NY offshore wind developers also seek price relief
Follow lead of Mass. firms, seek adjustments for inflation, interconnection costs
MAJOR OFFSHORE wind developers in New York say their projects may no longer be financially viable unless regulators amend their power purchase agreements to include adjustments for inflation and interconnection costs.
In petitions filed with state regulators on Wednesday, the New York wind farm operators followed the same script as developers in Massachusetts, who say their projects have been overwhelmed by inflation, rising interest rates, supply chain disruption, and the war in Ukraine.
The Massachusetts developers initially sought to modify their existing power purchase agreements, but when that plea fell on deaf ears at the Department of Public Utilities they moved to terminate the agreements they signed last year and rebid the projects at higher prices in a procurement coming in 2024.
In New York, the developers are asking state regulators to agree to price adjustments in the existing contracts. They point out that New York has approved including similar price adjustments as part of the state’s third offshore wind procurement process, and now should retroactively apply them to contracts approved in the first two procurements.
The precise size of the price adjustments being sought was blacked out in the public filings, but it would appear to be substantial. In the Sunrise Wind filing, a calculation using the inflation adjuster formula contained in the third-round procurement indicated a price increase of 23 percent would be warranted.
“Importantly, Sunrise Wind will not receive any ‘windfall’ as a result of the requested amendment,” the developer said in its filing. “As explained in detail above, amending the [agreement] to incorporate inflation and interconnection cost adjustment mechanisms comparable to the Phase 3 request for proposals will merely allow the project to attain a level of financial viability that Sunrise Wind believes is sufficient (when taking into account remaining risk and other considerations) for it to be likely that Sunrise Wind would obtain the necessary [final investment decision] to fully construct the project.”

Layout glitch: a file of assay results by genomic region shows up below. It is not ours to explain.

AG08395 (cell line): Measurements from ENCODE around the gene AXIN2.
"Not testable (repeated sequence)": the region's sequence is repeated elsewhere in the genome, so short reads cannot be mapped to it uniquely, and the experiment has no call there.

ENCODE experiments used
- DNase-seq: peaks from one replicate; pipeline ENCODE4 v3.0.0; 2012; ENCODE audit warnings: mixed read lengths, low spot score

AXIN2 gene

The New York wind farm developers, much like their counterparts in Massachusetts, argue that holding the companies to the contracts that were approved as long ago as 2019 would lead to lengthy delays that would prevent the state from attaining its climate change goals. The companies also stressed that they are far along in the development process, and halting that process now would be bad for the companies as well as for the state.
In Massachusetts, Commonwealth Wind, being developed by Avangrid, said late last year that the economics of offshore wind had changed so much that its power purchase agreements with three Massachusetts utilities were no longer viable. SouthCoast Wind formally reached the same conclusion this week. Now, with the filings in New York, it appears developers in other states are starting to make similar moves.While the short-term focus in all these filings is on the adequacy of the existing power purchase agreements, there are also indications that the problems surfacing now could present long-term challenges. For example, the Equinor/bp filing includes an analysis of the offshore wind supply chain conducted by the Wood MacKenzie consulting firm, which found that “the price of components for offshore wind projects will continue to experience significant pressure through at least the end of the decade due to significant supply chain constraints driven by huge increases in the growth rate of offshore wind resources.”
According to the Equinor/bp filing, “Wood MacKenzie estimates that $25 billion of investment is required in the supply chain in the next few years for the industry to meet demand peaks in the second half of the decade. The need for investment is particularly acute for vessels, where 80 percent of the capacity required to meet demand in 2030 does not exist today, and for foundations, where investments in new fabrication facilities need to be made five years or more ahead of facility completion. The shortage of supply creates significant investment opportunities, but it also means that offshore wind supply chains will remain strained for the foreseeable future, and that a strategy to pause projects to wait out current supply chain constraints is not likely to lead to reduced costs.”